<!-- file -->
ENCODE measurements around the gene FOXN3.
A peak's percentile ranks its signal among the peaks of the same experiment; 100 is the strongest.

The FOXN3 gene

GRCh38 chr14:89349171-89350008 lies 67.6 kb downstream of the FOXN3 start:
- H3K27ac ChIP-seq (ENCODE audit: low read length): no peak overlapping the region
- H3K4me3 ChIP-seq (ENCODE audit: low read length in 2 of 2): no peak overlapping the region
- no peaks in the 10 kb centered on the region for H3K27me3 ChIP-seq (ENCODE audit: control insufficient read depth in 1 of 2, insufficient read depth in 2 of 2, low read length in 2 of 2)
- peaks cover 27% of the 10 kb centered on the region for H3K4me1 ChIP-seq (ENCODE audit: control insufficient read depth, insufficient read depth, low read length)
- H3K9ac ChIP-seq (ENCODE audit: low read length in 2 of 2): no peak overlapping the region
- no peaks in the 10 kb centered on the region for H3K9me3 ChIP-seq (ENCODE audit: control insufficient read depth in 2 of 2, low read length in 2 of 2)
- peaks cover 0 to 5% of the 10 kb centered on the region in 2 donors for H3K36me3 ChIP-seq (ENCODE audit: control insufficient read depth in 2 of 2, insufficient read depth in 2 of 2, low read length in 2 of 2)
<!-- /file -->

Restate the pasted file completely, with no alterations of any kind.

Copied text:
ENCODE measurements around the gene FOXN3.
A peak's percentile ranks its signal among the peaks of the same experiment; 100 is the strongest.

The FOXN3 gene

GRCh38 chr14:89349171-89350008 lies 67.6 kb downstream of the FOXN3 start:
- H3K27ac ChIP-seq (ENCODE audit: low read length): no peak overlapping the region
- H3K4me3 ChIP-seq (ENCODE audit: low read length in 2 of 2): no peak overlapping the region
- no peaks in the 10 kb centered on the region for H3K27me3 ChIP-seq (ENCODE audit: control insufficient read depth in 1 of 2, insufficient read depth in 2 of 2, low read length in 2 of 2)
- peaks cover 27% of the 10 kb centered on the region for H3K4me1 ChIP-seq (ENCODE audit: control insufficient read depth, insufficient read depth, low read length)
- H3K9ac ChIP-seq (ENCODE audit: low read length in 2 of 2): no peak overlapping the region
- no peaks in the 10 kb centered on the region for H3K9me3 ChIP-seq (ENCODE audit: control insufficient read depth in 2 of 2, low read length in 2 of 2)
- peaks cover 0 to 5% of the 10 kb centered on the region in 2 donors for H3K36me3 ChIP-seq (ENCODE audit: control insufficient read depth in 2 of 2, insufficient read depth in 2 of 2, low read length in 2 of 2)